post #13 of 20
Quote:
Originally Posted by nickolasjt View Post
 

Part of our practice hours every week is devoted to mental training.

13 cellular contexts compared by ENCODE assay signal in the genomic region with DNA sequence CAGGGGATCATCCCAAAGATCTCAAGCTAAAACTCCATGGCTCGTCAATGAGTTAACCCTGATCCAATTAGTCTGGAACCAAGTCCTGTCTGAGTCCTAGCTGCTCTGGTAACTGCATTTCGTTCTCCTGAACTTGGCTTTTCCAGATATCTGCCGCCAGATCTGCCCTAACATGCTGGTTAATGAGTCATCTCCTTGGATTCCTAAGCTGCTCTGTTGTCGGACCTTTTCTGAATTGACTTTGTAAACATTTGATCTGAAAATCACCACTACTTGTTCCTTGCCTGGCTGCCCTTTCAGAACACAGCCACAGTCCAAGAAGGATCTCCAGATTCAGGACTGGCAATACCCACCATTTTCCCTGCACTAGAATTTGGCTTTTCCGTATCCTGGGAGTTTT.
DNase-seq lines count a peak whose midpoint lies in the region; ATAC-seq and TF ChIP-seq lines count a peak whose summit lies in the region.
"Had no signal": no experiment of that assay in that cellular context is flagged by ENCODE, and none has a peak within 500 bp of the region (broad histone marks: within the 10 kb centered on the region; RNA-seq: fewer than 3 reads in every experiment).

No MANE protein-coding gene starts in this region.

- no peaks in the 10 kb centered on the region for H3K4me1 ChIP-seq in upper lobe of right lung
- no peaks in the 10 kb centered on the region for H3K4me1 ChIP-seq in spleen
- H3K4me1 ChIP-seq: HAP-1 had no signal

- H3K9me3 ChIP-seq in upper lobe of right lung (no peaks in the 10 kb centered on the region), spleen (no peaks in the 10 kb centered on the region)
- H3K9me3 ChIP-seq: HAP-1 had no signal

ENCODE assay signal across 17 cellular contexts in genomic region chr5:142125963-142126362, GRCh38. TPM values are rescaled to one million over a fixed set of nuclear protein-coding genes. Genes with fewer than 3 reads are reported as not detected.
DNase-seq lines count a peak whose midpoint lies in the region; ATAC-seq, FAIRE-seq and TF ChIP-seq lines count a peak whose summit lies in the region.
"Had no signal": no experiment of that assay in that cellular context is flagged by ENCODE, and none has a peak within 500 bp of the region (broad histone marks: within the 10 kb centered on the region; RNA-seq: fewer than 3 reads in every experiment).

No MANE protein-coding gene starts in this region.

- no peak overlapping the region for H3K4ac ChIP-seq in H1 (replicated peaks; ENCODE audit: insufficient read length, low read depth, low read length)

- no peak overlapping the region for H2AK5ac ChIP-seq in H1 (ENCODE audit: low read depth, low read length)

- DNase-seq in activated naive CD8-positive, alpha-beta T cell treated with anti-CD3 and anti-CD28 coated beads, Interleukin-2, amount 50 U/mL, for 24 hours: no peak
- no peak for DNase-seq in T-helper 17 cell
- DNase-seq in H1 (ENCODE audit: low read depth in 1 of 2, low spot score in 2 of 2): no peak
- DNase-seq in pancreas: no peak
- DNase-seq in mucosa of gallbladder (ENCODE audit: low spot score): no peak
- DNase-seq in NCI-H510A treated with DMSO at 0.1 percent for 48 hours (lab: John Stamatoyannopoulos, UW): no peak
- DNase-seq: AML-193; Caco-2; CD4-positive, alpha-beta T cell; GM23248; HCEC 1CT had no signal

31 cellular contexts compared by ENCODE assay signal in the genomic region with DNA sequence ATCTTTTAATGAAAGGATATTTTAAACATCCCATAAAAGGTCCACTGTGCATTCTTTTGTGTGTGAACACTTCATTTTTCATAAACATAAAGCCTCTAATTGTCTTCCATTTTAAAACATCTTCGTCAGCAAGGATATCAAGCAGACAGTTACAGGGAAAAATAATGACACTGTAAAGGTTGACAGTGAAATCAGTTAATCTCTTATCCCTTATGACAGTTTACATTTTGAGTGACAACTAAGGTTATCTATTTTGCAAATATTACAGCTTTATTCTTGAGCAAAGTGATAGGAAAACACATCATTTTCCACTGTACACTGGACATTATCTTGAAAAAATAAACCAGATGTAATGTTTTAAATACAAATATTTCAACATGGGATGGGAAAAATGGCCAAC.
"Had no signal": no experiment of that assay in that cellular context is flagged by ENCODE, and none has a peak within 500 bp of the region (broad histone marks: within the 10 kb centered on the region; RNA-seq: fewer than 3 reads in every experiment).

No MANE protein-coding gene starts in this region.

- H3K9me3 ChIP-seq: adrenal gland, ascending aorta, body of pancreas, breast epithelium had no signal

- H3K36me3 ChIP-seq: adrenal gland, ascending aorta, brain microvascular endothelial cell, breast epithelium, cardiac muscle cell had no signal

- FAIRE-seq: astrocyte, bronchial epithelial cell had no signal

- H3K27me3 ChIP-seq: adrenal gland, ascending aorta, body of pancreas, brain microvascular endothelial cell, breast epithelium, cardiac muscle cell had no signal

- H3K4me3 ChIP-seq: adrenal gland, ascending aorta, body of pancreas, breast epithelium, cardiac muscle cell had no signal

Lately our sports psychologist has been talking about where your focus is.  He has used the saying plenty of times "Where the mind goes energy flows."  It makes alot of sense to me, and I have used it alot on a shot where there is alot on the line.  Instead of focusing on that water, or "damn am I going to hook this, what if I do I bring in a big number"  Instead simplify things.... ie, What would you tell a 6 year old in this position?  Hit it there, this way, at the flag, on the green, on that shelf, etc.  This morning, we were talking about the analogy "getting to green light and staying there."  What I mean by that is, say you hit a bad shot, or maybe even 2 or three in a row, you go into what was explained as yellow light or red light.  You start degrading yourself, "you suck, why do you play, you are awful," rather than trusting what you have put into the game and really focusing on the positives, remaining loose.  It is alot easier said than done, especially when your fear of ball-flight comes in.... ie am I going to hook this or slap cut it in the weeds?  In the past we have talked about playing fearless and really trusting yourself.  Is there a 240 carry over water going for a par 5?  Have you hit the shot before?  Trust yourself and rip it.  Play fearless and stay aggressive, especially in 36 hole tournaments.  Although if you aren't hitting it great and are in the yellow light stage, maybe laying up to 50 yards would be a better play, not only for your scorecard, but for your teammates.  If you're in green light RIP IT and do it!  Don't be afraid to make eagle.  What could go wrong?  You would go -2 on a hole?  Are you not suppose to do that?  YES yes you are suppose to.  Play fearless!!! Tell yourself you're awesome.  When someone asks how is your day?  It's going GREAT.  How are you playing? PURING IT.  If you say something long enough you start to believe yourself, whether that is positive or negative talk, thats up to you.  #2cents